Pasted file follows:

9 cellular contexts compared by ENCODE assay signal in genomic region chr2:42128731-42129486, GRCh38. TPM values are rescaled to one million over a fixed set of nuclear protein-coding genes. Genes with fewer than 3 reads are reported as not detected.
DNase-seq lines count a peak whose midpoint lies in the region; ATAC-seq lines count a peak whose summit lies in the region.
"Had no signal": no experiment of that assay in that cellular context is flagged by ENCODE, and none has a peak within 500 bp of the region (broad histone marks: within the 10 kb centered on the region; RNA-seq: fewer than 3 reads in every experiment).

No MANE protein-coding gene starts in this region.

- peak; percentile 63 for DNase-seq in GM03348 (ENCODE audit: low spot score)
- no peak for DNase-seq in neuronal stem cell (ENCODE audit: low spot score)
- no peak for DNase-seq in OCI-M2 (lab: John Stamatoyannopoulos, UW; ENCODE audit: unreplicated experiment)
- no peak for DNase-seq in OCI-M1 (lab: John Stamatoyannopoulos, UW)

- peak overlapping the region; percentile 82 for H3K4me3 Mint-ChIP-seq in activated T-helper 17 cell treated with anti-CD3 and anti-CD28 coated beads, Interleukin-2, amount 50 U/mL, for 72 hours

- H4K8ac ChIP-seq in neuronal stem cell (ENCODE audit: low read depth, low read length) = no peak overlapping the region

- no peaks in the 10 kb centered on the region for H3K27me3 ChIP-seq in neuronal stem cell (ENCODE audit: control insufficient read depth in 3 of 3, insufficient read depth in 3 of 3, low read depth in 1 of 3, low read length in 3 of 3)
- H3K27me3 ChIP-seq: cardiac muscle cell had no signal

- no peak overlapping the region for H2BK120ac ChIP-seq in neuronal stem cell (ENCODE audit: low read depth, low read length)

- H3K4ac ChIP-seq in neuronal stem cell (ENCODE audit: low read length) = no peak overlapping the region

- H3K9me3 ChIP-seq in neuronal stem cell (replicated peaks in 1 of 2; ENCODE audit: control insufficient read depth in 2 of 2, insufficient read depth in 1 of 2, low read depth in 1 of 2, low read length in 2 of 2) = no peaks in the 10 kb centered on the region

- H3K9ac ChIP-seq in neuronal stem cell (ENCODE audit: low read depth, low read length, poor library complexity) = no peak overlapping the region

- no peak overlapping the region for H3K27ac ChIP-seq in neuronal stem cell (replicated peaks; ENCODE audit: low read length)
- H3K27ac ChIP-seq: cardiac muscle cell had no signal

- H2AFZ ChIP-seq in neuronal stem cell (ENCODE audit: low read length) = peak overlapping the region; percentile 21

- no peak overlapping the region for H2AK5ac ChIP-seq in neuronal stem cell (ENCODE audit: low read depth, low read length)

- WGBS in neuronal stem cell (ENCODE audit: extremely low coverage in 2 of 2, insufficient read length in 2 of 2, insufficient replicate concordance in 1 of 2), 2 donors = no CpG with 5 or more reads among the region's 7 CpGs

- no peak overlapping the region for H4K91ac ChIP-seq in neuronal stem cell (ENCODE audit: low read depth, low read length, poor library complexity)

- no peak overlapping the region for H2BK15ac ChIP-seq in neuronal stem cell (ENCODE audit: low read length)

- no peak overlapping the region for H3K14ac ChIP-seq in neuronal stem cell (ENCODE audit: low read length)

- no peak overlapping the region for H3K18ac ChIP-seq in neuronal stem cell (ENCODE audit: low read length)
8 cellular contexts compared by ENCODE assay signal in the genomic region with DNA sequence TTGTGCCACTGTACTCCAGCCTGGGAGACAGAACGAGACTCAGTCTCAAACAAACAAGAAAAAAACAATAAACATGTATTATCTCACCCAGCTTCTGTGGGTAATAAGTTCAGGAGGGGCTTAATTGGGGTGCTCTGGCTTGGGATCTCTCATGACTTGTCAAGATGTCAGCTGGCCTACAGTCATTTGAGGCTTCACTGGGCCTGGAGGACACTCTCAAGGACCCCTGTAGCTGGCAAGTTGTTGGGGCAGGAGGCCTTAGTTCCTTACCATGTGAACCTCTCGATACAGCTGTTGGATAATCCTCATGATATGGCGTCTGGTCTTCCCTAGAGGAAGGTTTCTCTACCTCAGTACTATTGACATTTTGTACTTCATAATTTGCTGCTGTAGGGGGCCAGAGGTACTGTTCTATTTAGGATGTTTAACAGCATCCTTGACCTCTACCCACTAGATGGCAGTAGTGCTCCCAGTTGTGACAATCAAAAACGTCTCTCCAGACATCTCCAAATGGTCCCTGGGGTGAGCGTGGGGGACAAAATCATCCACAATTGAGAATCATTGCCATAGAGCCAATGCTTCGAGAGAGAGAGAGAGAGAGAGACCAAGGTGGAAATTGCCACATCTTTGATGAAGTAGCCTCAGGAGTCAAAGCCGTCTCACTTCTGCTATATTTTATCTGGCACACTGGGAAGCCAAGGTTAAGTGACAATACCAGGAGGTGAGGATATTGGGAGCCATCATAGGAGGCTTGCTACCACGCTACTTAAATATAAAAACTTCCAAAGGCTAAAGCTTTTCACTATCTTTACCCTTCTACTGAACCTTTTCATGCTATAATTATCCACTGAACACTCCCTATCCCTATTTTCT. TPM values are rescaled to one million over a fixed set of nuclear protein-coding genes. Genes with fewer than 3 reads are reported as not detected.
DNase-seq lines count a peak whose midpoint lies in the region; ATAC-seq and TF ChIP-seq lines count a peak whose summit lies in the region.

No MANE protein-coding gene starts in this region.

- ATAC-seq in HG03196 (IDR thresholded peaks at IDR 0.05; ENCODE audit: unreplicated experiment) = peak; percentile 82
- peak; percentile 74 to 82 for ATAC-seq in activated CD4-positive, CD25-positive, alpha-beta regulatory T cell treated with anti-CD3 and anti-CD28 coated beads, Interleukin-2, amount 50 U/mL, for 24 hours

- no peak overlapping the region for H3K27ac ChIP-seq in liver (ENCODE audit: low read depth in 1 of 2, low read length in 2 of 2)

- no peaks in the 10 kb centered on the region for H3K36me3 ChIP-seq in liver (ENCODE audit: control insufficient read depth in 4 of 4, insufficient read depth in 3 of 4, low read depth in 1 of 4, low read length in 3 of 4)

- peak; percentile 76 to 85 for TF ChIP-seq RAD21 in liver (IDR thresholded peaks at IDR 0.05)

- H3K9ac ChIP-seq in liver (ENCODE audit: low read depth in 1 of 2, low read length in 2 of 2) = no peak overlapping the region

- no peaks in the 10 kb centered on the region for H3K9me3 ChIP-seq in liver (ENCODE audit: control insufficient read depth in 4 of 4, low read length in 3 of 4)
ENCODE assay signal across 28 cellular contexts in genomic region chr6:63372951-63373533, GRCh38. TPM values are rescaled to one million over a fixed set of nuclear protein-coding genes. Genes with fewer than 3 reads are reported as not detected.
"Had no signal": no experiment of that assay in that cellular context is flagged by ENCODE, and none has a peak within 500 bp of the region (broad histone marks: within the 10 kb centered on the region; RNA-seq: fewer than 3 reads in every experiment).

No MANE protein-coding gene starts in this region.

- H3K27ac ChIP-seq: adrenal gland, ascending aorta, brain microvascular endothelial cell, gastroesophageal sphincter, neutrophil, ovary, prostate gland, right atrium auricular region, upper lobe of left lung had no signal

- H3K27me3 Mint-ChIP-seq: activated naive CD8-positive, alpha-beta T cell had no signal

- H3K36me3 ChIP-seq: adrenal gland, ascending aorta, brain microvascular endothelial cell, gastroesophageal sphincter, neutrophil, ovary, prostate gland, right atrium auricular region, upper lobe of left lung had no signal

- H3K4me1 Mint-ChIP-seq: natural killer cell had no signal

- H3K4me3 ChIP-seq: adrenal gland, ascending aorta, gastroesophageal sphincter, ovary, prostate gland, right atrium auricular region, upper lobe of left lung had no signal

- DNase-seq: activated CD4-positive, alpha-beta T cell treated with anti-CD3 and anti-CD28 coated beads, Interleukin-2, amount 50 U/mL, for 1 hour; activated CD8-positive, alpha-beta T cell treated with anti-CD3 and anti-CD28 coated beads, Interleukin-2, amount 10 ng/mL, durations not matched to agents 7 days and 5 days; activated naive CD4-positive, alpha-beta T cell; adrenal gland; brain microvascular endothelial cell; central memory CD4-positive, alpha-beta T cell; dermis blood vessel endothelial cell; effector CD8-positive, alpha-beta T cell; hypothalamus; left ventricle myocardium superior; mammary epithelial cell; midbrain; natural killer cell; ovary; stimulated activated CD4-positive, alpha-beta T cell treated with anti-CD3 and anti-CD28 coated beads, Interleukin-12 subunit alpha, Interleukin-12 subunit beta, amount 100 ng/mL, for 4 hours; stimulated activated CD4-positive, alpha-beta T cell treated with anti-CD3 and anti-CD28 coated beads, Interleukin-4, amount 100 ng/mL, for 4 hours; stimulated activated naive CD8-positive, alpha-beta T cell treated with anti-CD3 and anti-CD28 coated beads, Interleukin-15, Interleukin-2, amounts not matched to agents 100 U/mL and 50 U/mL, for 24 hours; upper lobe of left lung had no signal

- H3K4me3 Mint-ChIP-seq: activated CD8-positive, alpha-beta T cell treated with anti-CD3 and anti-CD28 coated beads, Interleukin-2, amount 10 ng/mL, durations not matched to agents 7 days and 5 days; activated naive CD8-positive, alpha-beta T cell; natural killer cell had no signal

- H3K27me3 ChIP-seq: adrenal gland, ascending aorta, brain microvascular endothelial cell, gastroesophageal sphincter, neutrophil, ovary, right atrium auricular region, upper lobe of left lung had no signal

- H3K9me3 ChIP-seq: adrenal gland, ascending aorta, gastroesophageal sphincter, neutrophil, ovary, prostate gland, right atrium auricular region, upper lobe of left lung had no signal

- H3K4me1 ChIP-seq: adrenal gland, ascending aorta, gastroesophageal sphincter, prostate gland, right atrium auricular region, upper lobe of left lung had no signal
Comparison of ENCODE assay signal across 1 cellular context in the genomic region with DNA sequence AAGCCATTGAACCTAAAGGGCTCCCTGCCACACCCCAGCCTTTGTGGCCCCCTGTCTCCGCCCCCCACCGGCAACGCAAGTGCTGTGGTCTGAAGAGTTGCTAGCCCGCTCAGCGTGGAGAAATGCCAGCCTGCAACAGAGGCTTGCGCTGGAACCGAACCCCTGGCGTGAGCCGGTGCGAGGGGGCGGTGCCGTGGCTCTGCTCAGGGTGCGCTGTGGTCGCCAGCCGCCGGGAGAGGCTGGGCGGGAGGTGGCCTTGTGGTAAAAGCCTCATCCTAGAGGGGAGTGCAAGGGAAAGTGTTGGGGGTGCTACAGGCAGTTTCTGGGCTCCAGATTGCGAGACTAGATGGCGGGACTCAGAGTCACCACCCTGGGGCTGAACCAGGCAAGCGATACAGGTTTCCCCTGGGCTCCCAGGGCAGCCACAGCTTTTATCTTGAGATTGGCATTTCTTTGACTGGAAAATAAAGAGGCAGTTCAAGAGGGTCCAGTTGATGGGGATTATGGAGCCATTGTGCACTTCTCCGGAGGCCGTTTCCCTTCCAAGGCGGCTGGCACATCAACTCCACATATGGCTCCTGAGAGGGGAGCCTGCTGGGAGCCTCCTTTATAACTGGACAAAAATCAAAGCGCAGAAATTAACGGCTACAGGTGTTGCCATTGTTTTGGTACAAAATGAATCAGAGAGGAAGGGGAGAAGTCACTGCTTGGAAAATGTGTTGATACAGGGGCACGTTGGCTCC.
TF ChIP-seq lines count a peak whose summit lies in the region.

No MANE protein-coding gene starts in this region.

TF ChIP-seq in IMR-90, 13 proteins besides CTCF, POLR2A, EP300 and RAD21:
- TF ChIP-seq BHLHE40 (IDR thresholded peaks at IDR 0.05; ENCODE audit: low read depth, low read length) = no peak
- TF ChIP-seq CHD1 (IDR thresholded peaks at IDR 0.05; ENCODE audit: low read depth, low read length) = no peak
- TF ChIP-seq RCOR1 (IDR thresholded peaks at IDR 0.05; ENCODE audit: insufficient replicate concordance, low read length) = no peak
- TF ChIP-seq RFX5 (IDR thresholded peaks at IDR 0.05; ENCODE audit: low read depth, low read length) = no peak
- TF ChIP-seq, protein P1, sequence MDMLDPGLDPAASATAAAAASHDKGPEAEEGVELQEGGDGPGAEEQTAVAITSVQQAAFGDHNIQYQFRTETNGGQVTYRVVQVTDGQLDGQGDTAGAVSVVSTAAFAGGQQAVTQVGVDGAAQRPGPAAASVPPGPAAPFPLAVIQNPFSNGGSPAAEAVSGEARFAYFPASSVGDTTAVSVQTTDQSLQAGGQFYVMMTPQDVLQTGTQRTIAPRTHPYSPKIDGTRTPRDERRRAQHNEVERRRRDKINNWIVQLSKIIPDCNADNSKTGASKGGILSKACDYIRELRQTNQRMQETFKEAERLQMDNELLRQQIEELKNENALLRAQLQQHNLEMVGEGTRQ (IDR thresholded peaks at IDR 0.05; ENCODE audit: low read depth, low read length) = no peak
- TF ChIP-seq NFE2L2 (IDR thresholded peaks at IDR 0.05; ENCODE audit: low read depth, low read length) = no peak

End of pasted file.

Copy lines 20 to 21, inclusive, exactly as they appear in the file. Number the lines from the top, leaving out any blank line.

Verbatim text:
- no peak overlapping the region for H2AK5ac ChIP-seq in neuronal stem cell (ENCODE audit: low read depth, low read length)

- WGBS in neuronal stem cell (ENCODE audit: extremely low coverage in 2 of 2, insufficient read length in 2 of 2, insufficient replicate concordance in 1 of 2), 2 donors = no CpG with 5 or more reads among the region's 7 CpGs